As poverty rises, so must our vision.

     Federal data reveal that children from low-income families now are the majority in U.S. public schools, with about half of children in 21 states meeting requirements for free and reduced-price lunch (a common measurement of poverty). Inequality is on the rise, and children are suffering.
     Our definition of success must aim beyond test scores, with metrics and measurements that support a child’s academic, physical, and social-emotional development.  We must lift students up academically while also giving them skills to make their communities healthier and more equitable. Here’s what that could look like:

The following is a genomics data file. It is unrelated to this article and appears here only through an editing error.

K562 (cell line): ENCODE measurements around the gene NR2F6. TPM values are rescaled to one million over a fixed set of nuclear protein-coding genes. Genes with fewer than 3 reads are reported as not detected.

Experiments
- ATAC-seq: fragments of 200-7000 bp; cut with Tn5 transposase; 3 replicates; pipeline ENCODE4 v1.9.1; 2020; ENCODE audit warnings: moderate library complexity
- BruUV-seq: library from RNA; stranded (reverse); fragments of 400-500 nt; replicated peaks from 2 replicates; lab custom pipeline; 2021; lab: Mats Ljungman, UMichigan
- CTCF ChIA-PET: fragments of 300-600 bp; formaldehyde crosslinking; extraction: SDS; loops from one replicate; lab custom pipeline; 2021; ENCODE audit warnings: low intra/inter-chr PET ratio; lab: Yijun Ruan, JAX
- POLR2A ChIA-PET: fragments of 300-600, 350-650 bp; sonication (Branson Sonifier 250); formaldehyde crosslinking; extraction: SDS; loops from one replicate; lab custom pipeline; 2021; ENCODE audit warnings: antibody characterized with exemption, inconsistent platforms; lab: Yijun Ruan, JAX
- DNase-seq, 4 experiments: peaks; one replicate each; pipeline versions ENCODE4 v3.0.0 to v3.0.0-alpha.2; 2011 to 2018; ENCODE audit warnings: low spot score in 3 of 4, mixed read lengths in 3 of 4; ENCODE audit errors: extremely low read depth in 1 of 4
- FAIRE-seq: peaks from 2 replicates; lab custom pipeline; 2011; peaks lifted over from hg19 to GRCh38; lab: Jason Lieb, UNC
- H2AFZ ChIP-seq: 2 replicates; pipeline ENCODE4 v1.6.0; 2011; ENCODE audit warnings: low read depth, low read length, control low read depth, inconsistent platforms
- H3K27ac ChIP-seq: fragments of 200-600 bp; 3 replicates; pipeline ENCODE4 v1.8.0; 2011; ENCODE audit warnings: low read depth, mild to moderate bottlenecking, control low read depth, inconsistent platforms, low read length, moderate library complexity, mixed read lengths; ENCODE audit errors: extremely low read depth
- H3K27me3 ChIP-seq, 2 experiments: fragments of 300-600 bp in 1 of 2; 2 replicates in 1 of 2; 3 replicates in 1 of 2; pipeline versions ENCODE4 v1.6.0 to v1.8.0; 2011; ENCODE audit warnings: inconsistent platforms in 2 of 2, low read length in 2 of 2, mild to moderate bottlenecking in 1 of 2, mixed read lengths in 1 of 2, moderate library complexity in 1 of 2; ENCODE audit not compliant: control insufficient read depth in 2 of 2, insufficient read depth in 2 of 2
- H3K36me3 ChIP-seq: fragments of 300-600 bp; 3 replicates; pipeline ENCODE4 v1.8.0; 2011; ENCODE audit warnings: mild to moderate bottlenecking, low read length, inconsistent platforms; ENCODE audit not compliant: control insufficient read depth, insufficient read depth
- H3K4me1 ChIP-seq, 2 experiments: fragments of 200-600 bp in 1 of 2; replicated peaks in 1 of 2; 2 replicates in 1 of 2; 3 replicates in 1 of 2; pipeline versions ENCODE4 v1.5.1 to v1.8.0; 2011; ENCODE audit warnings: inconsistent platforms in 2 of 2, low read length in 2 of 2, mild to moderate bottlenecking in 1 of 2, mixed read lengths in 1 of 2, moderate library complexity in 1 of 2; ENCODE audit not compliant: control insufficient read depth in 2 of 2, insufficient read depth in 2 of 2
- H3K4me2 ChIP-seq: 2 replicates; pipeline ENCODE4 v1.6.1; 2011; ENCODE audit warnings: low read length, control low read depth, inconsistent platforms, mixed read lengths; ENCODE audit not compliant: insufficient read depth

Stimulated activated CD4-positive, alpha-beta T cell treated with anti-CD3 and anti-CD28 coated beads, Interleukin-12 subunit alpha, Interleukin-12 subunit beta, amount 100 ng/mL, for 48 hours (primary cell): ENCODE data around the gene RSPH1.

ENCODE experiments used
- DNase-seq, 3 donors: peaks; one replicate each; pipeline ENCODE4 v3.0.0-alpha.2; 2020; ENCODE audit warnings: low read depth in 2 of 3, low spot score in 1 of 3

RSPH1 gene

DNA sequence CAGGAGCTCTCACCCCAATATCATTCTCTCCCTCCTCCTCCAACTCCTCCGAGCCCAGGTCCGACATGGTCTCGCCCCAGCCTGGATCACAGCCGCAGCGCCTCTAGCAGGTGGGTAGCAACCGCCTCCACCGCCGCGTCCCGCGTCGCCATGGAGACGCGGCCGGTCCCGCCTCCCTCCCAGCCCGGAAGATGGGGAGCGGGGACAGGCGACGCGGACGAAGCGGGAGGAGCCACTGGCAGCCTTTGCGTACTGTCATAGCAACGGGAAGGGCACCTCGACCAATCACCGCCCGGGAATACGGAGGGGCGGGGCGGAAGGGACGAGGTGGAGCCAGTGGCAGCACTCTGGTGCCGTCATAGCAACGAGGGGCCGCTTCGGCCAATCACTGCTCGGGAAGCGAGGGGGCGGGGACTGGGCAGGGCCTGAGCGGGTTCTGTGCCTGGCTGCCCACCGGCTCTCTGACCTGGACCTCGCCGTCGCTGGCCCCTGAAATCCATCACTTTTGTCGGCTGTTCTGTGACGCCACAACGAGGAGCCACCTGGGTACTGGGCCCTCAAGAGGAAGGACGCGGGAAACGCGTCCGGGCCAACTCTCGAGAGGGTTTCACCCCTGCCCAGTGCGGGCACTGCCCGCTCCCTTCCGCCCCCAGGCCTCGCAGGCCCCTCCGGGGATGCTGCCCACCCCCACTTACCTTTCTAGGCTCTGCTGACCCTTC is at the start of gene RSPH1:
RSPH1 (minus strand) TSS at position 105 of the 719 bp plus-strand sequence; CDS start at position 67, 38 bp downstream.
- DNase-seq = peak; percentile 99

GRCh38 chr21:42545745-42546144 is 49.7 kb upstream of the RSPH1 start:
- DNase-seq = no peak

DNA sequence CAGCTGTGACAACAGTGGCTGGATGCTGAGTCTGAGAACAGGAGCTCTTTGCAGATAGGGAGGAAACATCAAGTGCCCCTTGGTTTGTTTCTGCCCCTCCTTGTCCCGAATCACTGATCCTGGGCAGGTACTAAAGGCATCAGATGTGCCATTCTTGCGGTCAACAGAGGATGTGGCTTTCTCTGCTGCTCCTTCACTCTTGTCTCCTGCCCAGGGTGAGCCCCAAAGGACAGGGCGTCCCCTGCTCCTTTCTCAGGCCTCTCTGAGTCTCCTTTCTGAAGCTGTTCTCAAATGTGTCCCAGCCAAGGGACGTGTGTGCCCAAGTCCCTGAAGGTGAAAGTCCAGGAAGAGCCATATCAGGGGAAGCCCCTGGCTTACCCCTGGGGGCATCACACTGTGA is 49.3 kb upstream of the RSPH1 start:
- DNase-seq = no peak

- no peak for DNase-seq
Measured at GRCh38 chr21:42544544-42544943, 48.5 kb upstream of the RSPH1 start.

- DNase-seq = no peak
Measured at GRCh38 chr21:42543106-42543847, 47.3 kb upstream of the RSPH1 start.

This blog post was made in response to this Washington Post article, Majority of U.S. public school students are in poverty